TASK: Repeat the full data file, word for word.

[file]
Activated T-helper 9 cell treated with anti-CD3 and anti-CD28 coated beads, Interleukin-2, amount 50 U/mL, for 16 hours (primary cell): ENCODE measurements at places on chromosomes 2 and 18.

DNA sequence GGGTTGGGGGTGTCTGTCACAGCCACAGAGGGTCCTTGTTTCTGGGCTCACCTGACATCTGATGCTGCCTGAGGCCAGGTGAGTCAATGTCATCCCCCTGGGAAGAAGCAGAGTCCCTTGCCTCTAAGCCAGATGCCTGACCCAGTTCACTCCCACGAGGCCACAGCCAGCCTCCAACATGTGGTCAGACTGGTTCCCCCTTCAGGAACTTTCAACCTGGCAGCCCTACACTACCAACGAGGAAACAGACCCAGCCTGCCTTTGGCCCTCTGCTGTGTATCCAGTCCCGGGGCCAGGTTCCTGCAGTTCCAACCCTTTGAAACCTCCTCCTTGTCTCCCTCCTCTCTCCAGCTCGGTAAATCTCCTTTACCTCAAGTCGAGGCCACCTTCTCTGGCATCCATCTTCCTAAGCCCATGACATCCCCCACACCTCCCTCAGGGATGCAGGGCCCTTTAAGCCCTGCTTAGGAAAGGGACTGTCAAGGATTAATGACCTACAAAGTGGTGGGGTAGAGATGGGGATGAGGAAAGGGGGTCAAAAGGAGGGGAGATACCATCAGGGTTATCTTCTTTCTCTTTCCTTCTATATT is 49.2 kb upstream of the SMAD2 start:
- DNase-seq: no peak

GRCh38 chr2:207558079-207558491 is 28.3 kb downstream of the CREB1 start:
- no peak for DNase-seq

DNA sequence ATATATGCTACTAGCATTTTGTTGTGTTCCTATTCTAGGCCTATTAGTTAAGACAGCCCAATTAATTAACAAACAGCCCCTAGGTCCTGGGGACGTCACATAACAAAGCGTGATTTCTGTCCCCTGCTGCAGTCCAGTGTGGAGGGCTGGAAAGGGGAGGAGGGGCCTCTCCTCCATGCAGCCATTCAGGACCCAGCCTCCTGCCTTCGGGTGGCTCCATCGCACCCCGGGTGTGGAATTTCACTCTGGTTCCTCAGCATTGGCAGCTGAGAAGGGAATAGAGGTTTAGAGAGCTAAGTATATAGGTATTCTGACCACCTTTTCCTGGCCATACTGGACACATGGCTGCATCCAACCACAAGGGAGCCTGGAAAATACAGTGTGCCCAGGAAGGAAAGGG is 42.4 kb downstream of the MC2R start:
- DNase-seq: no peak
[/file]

Activated T-helper 9 cell treated with anti-CD3 and anti-CD28 coated beads, Interleukin-2, amount 50 U/mL, for 16 hours (primary cell): ENCODE measurements at places on chromosomes 2 and 18.

DNA sequence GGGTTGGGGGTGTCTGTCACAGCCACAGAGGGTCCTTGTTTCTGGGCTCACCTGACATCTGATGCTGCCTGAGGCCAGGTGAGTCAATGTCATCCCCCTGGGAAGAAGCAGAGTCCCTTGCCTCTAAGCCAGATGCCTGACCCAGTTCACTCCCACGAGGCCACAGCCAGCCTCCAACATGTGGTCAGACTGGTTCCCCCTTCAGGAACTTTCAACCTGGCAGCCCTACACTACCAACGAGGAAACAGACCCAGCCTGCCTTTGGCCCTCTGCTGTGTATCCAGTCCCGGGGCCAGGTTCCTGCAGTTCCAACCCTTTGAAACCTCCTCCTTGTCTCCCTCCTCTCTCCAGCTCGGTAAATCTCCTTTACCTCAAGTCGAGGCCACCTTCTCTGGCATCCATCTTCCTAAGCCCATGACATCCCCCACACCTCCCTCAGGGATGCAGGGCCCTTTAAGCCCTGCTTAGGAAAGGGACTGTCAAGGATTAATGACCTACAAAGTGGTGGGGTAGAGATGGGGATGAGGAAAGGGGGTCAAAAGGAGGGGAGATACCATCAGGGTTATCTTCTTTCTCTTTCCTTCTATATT is 49.2 kb upstream of the SMAD2 start:
- DNase-seq: no peak

GRCh38 chr2:207558079-207558491 is 28.3 kb downstream of the CREB1 start:
- no peak for DNase-seq

DNA sequence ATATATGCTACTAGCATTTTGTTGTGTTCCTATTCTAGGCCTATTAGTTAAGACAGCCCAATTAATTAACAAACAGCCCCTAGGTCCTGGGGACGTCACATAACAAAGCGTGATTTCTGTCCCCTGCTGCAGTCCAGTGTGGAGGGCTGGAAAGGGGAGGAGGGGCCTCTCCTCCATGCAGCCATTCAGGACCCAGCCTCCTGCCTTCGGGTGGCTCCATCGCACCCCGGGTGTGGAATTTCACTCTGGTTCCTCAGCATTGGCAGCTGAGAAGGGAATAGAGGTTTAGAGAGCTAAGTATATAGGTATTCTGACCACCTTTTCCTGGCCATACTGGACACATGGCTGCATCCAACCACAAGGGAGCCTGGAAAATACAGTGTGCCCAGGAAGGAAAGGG is 42.4 kb downstream of the MC2R start:
- DNase-seq: no peak